Friday, 30 December 2011


The word Finial comes from the Latin Finis - the end - so actually it is quite apt as the year is finishing - but I only realised that connection just now.  I love finials, stone ones in particular.  I look out for them and admire the mastery of carving.  By old writers the architectural term is frequently applied to a pinnacle (more about pinnacles to follow), and usually confined to a bunch of foliage which terminates pinnacles, canopies and pediments in Gothic architecture.  The introduction of finials was at a time when crockets (more about them to follow too), were popular, to which they bear a close affinity.  The leaves used in finials often resemble those used on crockets, and sometimes four joined together would make up a finial.  Spires are often topped with finials.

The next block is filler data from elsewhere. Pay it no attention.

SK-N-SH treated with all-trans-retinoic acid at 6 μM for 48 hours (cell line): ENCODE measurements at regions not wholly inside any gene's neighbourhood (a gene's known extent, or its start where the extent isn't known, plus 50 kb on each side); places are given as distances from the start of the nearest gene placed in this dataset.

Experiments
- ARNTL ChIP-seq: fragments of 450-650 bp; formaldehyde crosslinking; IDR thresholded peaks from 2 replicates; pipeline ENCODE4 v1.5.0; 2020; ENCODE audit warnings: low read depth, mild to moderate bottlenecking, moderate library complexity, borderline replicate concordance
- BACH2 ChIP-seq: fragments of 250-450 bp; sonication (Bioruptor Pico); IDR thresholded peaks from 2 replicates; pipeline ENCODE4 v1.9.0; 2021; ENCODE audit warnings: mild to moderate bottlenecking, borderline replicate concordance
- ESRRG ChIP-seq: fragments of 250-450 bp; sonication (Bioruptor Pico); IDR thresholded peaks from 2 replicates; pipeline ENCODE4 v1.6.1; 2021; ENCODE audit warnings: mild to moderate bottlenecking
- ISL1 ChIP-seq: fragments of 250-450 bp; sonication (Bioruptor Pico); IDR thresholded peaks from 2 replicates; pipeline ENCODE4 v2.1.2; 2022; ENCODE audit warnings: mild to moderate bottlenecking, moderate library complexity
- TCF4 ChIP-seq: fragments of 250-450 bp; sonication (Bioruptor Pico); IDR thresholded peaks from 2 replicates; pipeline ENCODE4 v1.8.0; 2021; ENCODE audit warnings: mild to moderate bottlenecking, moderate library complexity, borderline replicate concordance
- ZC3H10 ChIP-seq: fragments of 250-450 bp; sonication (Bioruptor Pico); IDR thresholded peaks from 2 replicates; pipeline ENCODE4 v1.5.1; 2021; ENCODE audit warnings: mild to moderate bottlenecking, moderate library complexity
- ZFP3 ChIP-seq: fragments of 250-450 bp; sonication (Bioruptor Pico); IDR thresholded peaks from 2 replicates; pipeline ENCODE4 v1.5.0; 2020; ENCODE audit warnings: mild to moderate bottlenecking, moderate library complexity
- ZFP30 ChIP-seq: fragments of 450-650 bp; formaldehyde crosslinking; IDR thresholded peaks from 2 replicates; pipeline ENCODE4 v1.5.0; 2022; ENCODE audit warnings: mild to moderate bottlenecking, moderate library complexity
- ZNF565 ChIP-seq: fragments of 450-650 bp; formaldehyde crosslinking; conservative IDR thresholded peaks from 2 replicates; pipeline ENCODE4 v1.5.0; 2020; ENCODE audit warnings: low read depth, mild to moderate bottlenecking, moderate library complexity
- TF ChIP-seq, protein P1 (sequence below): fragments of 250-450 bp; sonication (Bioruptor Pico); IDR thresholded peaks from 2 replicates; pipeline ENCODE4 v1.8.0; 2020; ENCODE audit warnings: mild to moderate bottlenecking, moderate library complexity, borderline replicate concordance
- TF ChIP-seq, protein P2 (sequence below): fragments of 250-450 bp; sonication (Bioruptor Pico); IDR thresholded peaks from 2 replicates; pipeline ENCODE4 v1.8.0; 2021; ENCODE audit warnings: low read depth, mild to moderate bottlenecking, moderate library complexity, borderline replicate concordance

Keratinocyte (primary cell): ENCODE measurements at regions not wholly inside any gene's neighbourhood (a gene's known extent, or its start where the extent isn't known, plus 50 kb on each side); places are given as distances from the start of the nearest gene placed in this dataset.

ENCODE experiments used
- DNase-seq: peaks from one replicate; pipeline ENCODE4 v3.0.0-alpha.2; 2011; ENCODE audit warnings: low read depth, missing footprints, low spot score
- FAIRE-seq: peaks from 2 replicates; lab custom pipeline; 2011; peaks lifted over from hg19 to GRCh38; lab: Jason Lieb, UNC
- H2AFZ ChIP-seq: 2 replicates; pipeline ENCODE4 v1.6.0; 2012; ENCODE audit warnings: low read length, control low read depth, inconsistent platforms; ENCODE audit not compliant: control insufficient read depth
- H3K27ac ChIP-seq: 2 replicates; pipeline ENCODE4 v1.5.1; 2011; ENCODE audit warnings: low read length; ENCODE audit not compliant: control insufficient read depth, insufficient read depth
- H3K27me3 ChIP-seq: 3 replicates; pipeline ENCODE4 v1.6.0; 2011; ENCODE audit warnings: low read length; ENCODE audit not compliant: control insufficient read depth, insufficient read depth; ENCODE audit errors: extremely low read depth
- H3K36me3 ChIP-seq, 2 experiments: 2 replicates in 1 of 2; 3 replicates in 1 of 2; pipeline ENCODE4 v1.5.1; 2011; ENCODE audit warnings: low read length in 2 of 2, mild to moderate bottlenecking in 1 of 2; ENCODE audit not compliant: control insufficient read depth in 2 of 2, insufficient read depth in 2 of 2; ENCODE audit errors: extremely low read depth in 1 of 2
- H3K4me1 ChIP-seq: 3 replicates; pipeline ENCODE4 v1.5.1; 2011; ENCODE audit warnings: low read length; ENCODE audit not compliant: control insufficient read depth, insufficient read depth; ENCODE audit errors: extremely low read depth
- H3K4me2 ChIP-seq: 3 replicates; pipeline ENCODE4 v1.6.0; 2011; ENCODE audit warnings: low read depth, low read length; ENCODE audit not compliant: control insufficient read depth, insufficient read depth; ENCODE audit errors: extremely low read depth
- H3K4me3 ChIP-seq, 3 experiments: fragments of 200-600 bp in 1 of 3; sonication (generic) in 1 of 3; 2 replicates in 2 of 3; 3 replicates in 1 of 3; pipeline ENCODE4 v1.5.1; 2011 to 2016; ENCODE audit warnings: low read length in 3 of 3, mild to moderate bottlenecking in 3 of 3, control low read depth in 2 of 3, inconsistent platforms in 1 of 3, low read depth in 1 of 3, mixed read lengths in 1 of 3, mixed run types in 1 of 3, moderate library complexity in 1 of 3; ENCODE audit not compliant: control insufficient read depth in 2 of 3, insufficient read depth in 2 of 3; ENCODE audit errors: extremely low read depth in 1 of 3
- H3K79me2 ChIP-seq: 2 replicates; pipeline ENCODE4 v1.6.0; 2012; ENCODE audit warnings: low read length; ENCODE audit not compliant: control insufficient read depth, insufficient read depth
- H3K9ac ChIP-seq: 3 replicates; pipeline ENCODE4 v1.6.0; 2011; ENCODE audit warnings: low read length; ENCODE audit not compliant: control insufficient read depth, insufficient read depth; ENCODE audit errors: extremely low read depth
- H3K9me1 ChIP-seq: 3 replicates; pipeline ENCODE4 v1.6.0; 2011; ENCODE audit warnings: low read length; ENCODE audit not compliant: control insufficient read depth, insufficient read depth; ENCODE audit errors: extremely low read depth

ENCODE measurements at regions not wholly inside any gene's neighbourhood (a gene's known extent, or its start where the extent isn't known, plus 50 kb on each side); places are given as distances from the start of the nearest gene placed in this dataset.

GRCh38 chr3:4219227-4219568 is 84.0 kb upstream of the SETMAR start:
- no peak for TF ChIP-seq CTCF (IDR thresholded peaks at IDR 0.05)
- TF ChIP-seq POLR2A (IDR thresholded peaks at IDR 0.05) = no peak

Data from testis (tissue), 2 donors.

Beautiful examples exist at King's College, Cambridge which my latest lino-cut attempts to show.  Where gables support ornamental decoration or finish in the form of a final, they are sometimes known as hip-knobs.

These are some more modern ones - Five Finials by Ian Hamilton Finlay (with Peter Coates)

1 comment:

  1. The grenade got a guffaw as I tried to understand what it was and how it fit into the line up.


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